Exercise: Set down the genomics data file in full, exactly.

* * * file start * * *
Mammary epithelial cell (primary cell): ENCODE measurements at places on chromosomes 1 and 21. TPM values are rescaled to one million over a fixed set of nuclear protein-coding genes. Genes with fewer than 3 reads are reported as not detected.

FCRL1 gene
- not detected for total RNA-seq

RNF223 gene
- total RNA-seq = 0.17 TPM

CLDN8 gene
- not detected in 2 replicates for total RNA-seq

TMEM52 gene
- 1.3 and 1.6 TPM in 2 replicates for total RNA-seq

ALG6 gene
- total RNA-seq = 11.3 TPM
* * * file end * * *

Mammary epithelial cell (primary cell): ENCODE measurements at places on chromosomes 1 and 21. TPM values are rescaled to one million over a fixed set of nuclear protein-coding genes. Genes with fewer than 3 reads are reported as not detected.

FCRL1 gene
- not detected for total RNA-seq

RNF223 gene
- total RNA-seq = 0.17 TPM

CLDN8 gene
- not detected in 2 replicates for total RNA-seq

TMEM52 gene
- 1.3 and 1.6 TPM in 2 replicates for total RNA-seq

ALG6 gene
- total RNA-seq = 11.3 TPM